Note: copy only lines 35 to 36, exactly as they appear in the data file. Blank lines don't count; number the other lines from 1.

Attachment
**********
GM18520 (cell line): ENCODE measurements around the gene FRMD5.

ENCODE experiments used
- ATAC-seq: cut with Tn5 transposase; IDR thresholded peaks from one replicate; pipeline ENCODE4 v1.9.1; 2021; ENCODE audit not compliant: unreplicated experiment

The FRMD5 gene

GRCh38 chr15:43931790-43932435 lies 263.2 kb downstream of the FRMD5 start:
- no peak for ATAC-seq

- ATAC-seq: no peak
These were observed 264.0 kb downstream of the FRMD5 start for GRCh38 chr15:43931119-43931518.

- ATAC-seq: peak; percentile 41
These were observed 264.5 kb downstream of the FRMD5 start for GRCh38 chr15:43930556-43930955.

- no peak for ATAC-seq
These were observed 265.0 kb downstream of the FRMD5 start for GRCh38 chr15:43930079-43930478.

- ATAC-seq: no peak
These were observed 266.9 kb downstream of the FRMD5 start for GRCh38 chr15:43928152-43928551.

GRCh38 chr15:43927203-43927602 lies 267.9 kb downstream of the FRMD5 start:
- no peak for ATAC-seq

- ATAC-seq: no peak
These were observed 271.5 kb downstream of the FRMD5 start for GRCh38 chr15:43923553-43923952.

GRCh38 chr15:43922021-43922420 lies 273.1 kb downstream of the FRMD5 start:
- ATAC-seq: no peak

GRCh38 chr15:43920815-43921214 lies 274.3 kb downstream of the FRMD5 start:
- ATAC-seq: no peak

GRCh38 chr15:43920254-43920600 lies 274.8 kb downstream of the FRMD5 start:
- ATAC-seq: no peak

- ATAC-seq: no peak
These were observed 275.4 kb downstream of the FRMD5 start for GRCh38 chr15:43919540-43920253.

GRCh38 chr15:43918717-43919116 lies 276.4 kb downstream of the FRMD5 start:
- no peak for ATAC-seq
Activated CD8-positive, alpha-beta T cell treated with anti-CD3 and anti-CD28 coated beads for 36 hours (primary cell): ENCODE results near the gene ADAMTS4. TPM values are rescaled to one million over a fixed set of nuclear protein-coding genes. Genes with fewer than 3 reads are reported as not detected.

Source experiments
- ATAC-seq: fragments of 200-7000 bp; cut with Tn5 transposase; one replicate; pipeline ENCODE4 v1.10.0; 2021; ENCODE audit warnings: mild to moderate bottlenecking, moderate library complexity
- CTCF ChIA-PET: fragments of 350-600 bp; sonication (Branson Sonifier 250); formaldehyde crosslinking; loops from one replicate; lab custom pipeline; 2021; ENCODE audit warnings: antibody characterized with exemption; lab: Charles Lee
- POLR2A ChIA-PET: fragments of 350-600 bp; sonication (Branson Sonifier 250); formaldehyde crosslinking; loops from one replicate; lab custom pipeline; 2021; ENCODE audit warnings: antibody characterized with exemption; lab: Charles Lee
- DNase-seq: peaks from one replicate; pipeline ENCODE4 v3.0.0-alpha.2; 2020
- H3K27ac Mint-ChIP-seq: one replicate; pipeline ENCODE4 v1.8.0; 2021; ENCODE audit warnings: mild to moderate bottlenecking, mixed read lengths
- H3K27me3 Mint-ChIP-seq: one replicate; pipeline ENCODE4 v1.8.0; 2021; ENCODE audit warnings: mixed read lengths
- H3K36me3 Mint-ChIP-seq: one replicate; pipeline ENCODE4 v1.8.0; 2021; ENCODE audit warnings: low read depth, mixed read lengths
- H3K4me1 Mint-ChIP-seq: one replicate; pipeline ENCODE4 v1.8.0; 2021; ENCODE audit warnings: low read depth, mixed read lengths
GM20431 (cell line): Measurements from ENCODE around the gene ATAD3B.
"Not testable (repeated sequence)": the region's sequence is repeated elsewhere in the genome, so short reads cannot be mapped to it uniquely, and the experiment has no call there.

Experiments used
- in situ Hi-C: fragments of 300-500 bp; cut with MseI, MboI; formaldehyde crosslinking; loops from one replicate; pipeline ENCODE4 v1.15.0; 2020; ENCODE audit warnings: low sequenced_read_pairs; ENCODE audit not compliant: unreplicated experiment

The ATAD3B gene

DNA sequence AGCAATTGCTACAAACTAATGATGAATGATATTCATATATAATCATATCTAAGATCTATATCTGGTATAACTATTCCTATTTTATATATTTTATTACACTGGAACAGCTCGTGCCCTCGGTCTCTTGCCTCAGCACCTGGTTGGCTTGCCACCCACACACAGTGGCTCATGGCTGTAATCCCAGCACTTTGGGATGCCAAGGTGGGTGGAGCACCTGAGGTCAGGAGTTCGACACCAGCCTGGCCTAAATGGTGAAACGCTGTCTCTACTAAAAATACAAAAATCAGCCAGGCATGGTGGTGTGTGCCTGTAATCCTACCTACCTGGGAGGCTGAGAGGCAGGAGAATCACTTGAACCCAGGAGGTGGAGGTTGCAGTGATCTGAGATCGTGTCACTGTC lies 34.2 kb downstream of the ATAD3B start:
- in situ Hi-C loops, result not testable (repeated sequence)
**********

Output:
- H3K27ac Mint-ChIP-seq: one replicate; pipeline ENCODE4 v1.8.0; 2021; ENCODE audit warnings: mild to moderate bottlenecking, mixed read lengths
- H3K27me3 Mint-ChIP-seq: one replicate; pipeline ENCODE4 v1.8.0; 2021; ENCODE audit warnings: mixed read lengths